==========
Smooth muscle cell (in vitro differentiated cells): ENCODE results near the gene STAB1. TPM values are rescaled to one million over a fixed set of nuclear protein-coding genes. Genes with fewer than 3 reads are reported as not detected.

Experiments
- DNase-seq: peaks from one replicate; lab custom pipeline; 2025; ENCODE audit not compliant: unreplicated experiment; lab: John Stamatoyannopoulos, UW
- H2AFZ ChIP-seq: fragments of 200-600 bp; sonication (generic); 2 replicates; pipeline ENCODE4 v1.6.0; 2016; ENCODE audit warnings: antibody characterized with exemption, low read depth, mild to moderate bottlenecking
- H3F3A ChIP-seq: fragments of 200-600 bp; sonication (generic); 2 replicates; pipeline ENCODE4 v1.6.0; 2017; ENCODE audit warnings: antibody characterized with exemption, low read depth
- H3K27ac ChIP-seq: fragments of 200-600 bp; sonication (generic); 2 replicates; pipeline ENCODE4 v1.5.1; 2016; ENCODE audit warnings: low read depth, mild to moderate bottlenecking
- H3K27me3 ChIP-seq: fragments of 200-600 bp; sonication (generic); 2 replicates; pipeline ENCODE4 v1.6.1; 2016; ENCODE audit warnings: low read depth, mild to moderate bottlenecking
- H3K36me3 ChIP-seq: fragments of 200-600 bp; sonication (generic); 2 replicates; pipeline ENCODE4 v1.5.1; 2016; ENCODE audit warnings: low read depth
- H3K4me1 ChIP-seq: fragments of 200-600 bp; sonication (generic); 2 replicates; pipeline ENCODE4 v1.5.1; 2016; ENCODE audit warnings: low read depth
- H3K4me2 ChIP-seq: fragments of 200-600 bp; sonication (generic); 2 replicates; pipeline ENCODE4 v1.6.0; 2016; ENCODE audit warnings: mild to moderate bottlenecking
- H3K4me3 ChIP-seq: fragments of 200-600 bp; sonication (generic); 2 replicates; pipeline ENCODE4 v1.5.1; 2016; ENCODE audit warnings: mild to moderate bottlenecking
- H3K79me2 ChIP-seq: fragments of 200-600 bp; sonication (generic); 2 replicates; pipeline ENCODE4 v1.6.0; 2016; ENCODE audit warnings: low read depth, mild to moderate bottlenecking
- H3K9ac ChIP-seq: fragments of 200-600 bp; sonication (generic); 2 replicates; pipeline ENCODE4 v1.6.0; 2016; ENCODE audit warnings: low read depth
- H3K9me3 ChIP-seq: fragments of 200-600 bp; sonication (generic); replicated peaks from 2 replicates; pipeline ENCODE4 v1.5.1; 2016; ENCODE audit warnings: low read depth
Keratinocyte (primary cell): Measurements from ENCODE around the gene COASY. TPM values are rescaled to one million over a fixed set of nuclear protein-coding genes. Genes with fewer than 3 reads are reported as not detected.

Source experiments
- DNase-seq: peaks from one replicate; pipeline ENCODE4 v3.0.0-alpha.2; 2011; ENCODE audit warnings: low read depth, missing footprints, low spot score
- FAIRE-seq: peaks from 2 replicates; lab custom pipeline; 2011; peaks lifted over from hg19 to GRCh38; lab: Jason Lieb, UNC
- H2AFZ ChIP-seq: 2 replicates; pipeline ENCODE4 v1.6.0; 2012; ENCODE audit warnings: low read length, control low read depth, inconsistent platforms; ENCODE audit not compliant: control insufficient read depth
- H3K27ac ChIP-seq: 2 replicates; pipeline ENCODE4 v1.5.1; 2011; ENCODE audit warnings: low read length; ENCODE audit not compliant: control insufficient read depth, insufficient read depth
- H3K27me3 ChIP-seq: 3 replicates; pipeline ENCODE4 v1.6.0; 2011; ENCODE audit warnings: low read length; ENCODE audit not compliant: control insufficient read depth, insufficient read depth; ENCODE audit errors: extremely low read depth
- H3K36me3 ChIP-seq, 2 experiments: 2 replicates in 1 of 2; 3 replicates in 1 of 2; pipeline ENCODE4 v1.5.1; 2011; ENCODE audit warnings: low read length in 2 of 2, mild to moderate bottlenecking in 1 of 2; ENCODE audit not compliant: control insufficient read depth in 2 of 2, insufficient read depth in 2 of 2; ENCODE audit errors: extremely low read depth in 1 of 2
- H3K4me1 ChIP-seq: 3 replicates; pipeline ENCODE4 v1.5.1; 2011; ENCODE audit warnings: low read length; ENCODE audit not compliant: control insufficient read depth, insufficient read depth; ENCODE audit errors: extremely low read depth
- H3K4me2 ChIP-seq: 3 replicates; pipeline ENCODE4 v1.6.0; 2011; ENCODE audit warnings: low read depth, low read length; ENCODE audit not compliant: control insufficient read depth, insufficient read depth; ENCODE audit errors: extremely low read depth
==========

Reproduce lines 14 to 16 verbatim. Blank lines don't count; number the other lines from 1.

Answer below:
- H3K9me3 ChIP-seq: fragments of 200-600 bp; sonication (generic); replicated peaks from 2 replicates; pipeline ENCODE4 v1.5.1; 2016; ENCODE audit warnings: low read depth
Keratinocyte (primary cell): Measurements from ENCODE around the gene COASY. TPM values are rescaled to one million over a fixed set of nuclear protein-coding genes. Genes with fewer than 3 reads are reported as not detected.

Source experiments